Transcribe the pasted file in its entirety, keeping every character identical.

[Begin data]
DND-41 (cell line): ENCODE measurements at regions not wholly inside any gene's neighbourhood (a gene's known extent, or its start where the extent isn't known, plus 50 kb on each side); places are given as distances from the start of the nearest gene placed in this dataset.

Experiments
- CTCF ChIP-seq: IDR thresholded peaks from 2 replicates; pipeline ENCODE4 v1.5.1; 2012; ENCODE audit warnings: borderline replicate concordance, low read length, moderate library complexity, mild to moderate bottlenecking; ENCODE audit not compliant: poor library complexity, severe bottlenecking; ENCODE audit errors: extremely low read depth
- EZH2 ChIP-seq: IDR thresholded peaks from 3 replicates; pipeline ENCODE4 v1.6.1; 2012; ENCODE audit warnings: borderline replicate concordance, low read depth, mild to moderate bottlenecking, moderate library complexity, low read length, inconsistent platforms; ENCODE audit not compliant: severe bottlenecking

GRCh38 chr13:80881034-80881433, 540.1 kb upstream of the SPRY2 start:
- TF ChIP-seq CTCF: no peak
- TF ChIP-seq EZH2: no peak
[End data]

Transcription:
DND-41 (cell line): ENCODE measurements at regions not wholly inside any gene's neighbourhood (a gene's known extent, or its start where the extent isn't known, plus 50 kb on each side); places are given as distances from the start of the nearest gene placed in this dataset.

Experiments
- CTCF ChIP-seq: IDR thresholded peaks from 2 replicates; pipeline ENCODE4 v1.5.1; 2012; ENCODE audit warnings: borderline replicate concordance, low read length, moderate library complexity, mild to moderate bottlenecking; ENCODE audit not compliant: poor library complexity, severe bottlenecking; ENCODE audit errors: extremely low read depth
- EZH2 ChIP-seq: IDR thresholded peaks from 3 replicates; pipeline ENCODE4 v1.6.1; 2012; ENCODE audit warnings: borderline replicate concordance, low read depth, mild to moderate bottlenecking, moderate library complexity, low read length, inconsistent platforms; ENCODE audit not compliant: severe bottlenecking

GRCh38 chr13:80881034-80881433, 540.1 kb upstream of the SPRY2 start:
- TF ChIP-seq CTCF: no peak
- TF ChIP-seq EZH2: no peak